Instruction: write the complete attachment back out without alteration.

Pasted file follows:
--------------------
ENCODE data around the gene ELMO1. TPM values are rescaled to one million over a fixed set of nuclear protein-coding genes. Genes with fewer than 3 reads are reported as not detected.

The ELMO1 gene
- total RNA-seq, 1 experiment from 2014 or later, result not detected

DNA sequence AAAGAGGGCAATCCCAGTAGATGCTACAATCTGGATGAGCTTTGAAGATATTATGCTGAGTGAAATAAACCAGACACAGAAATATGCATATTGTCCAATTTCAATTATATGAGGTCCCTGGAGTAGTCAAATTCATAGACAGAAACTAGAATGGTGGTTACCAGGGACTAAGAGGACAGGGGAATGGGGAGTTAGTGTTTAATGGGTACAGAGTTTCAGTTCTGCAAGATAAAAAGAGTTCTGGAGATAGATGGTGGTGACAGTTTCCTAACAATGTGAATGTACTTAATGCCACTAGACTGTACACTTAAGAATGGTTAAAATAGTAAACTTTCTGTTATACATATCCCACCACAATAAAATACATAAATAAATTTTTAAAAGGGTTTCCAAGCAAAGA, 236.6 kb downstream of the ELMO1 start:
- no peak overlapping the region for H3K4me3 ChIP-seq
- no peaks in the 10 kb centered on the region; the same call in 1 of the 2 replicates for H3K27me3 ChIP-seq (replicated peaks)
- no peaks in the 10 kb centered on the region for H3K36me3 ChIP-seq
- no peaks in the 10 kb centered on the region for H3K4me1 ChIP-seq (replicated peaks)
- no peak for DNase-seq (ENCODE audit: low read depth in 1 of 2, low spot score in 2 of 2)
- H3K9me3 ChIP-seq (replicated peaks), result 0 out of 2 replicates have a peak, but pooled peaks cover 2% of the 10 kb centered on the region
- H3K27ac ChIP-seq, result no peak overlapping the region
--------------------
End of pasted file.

ENCODE data around the gene ELMO1. TPM values are rescaled to one million over a fixed set of nuclear protein-coding genes. Genes with fewer than 3 reads are reported as not detected.

The ELMO1 gene
- total RNA-seq, 1 experiment from 2014 or later, result not detected

DNA sequence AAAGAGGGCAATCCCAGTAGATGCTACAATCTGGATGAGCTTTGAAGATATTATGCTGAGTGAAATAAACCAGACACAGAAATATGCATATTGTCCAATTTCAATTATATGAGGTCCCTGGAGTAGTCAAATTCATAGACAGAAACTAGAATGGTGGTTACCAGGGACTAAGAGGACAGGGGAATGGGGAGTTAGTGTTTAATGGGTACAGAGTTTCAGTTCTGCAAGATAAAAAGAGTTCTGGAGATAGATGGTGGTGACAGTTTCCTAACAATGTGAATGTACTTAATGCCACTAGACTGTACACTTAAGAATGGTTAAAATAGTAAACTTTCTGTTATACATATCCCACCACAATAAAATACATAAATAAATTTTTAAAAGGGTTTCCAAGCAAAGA, 236.6 kb downstream of the ELMO1 start:
- no peak overlapping the region for H3K4me3 ChIP-seq
- no peaks in the 10 kb centered on the region; the same call in 1 of the 2 replicates for H3K27me3 ChIP-seq (replicated peaks)
- no peaks in the 10 kb centered on the region for H3K36me3 ChIP-seq
- no peaks in the 10 kb centered on the region for H3K4me1 ChIP-seq (replicated peaks)
- no peak for DNase-seq (ENCODE audit: low read depth in 1 of 2, low spot score in 2 of 2)
- H3K9me3 ChIP-seq (replicated peaks), result 0 out of 2 replicates have a peak, but pooled peaks cover 2% of the 10 kb centered on the region
- H3K27ac ChIP-seq, result no peak overlapping the region